The Civil Air Patrol is very proud to be able to serve the local community at wonderful activities such as the Air Expo. The Air Expo promotes education and interest in aviation to both young and old, which is also a mission of the Civil Air Patrol. By supporting such activities the Civil Air Patrol works to provide Aerospace education to its members and the community. 



(L-R) C/Capt David Johnson, Earhart Award recipient and Col. Tom Theis, Minnesota Wing Commander.

(L-R) C/2nd Lt David Nelson, Mitchell Award recipient and Lt. Col. John Barsness, Group IV Commander.

Red Wing cadets receive honors in double ceremony
Captain Richard J. Sprouse Public Affairs Officer, Group 2 During a double presentation ceremony on August 20th, two Red Wing Squadron cadets were honored for their commitment. Cadet David Johnson received the Earhart Award, which honors the late Amelia Earhart, a pioneer who set many records for women pilots in aviation’s infancy. To receive the award, cadets must, among other criteria pass a rigorous 00-question examination covering aerospace topics, leadership theory and staff duties. Once a cadet earns the Earhart Award, he or she is promoted to the grade of cadet captain. Recognized with the Mitchell Award during the ceremony was Cadet David Nelson. The Mitchell Award is given to Civil Air Patrol cadets who have completed the first eight achievements of the cadet program. The cadet milestone is named after a pioneer in aviation and an early supporter of an independent Air Force. Cadets must pass a comprehensive 00 question exam covering aerospace topics and leadership theory. Cadets earning the Mitchell Award are promoted to the rank of cadet second lieutenant.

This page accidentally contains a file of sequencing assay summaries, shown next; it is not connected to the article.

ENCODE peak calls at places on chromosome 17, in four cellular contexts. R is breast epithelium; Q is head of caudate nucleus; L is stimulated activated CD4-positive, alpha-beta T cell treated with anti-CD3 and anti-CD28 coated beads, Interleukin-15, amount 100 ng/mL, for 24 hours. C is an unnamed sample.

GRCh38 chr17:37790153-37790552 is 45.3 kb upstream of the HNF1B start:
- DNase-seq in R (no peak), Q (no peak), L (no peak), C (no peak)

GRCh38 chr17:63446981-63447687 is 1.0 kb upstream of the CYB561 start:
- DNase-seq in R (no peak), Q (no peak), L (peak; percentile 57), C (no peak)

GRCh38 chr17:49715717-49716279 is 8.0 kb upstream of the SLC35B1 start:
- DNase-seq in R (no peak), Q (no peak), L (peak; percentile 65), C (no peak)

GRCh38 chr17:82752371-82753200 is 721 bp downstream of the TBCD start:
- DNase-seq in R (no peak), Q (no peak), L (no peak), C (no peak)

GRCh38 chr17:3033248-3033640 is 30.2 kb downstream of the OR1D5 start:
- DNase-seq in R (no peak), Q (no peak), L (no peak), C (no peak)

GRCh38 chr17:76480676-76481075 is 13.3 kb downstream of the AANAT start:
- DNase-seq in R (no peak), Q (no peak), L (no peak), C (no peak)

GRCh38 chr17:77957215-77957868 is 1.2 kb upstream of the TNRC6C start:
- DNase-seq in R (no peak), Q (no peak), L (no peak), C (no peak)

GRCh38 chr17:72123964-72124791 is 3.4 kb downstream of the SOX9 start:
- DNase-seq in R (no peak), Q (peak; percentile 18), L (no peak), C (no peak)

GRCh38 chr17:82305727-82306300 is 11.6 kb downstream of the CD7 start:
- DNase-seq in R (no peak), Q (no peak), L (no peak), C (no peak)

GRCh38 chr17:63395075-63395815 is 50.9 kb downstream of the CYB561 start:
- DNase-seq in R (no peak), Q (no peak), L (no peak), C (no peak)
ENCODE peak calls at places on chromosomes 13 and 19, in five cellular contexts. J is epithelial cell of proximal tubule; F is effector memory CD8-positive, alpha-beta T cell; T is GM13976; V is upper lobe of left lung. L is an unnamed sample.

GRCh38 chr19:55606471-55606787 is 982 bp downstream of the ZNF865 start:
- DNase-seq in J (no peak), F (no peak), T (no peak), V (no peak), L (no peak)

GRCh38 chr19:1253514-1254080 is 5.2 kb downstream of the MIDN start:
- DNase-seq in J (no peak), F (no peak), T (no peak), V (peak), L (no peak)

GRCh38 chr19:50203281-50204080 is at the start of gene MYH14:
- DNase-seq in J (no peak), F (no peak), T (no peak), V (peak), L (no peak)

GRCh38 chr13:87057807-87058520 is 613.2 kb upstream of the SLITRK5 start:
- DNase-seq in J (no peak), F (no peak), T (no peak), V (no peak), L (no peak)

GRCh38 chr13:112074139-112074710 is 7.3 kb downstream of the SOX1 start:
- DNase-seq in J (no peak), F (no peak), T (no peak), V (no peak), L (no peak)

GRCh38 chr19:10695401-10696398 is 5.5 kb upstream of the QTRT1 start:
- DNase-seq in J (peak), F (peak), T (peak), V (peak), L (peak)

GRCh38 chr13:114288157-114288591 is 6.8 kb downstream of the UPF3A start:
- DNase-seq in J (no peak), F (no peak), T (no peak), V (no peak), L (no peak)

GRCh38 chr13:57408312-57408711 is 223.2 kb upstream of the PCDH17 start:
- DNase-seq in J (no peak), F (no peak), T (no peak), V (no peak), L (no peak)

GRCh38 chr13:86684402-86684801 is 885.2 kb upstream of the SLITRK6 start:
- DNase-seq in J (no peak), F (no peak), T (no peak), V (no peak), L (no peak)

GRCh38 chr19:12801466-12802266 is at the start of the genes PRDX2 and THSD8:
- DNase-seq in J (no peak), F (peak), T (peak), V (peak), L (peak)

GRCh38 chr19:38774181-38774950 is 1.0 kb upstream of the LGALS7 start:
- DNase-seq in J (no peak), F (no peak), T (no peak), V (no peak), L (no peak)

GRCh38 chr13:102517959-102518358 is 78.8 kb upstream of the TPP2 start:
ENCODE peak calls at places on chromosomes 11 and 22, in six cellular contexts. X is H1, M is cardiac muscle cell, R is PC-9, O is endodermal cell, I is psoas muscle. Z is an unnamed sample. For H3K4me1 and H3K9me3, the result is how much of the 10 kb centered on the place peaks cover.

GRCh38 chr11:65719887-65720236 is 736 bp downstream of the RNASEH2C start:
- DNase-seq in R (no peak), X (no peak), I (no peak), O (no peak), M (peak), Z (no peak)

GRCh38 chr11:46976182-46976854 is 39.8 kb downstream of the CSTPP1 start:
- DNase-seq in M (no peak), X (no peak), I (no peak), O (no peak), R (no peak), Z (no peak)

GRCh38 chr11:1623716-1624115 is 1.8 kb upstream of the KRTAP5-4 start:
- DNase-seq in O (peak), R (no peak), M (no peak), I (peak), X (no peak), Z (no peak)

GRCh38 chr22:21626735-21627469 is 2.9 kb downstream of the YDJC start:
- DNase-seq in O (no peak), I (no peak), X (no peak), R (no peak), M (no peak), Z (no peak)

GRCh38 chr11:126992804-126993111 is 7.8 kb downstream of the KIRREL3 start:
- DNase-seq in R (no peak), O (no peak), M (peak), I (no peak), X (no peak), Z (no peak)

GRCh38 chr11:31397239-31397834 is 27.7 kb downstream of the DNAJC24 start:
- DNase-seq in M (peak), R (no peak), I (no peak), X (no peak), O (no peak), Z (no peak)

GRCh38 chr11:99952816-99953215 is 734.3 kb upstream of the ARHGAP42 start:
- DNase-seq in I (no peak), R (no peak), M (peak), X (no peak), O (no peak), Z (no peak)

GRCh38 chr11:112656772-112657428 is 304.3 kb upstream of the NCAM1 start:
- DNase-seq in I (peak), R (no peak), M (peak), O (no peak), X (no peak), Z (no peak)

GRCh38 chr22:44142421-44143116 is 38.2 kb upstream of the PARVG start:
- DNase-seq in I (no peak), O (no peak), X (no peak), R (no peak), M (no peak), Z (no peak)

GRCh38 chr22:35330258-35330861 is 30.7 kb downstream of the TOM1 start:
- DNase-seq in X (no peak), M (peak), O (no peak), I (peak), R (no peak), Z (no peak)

Any cadet who earns this award, and who later enters CAP’s Senior Officer ranks, is eligible for immediate promotion to CAP 2nd Lt at age 2. In addition, recipients of this award are eligible for advanced placement to the grade of airman first class (E-3) should they choose to enter the U.S. Air Force. They are also eligible for advanced credit in AFROTC, various CAP scholarships, and CAP special activity opportunities. The Civil Air Patrol is the official auxiliary of the U.S. Air Force. Its missions are aerospace education, emergency services, and the cadet program. The 6-segment cadet program provides opportunities for the learning, maturing, accepting and nurturing of leadership to more than 26,000 Americans from ages 2 to 2. There are approximately ,300 members of CAP in Minnesota. Minnesota Wing routinely flies thousands of hours per year of operational flights, and contributes some 0,000 + personhours to search and rescue, counter drug, disaster preparedness, homeland security, and other humanitarian mission flying. Attending the ceremony was Col. Thomas Theis, Minnesota Wing Commander; Lt. Col. Blaze Cunningham, Minnesota Wing Director of Aerospace Education, Lt. Col. John Barsness, Group IV Commander; Maj. Jeff Bartelt, Group IV Deputy Commander; Lt. Col. Don Mikitta, Wing Chaplain; and Maj. Bryce Duncan, Red Wing Squadron Commander. 

Civil Air Patrol members search for missing aircraft
1st Lt. George Supan Public Information Officer, Minnesota Wing Minnesota, North and South Dakota CAP members join together in an extensive air and ground search effort for a missing aircraft and pilot. A pilot in a PA 28 Piper Cherokee left Airlink Airport near Lakeville, MN on Friday, November 3, 200 at 5:00 pm. The pilot and aircraft did not arrive at the destination of Hallock, MN. Civil Air Patrol, Minnesota Wing received a call from Air Force Rescue Coordination Center at Tyndall AFB, FL very early on Saturday, November 4, to search for the missing aircraft. On Saturday morning at 7:00 am ground teams were dispatched to an area of the last point of contact from the pilot to begin the search. The pilot sent a message to his family about 6:20 pm on Friday, from the Staples, MN area, that all is well.

In flight Lt. Col. Tom Hollenhorst.

Command Center Lt. Col. Chet Wilberg, Incident Commander (R); 1st Lt. George Anderson, Flight Release Officer (L)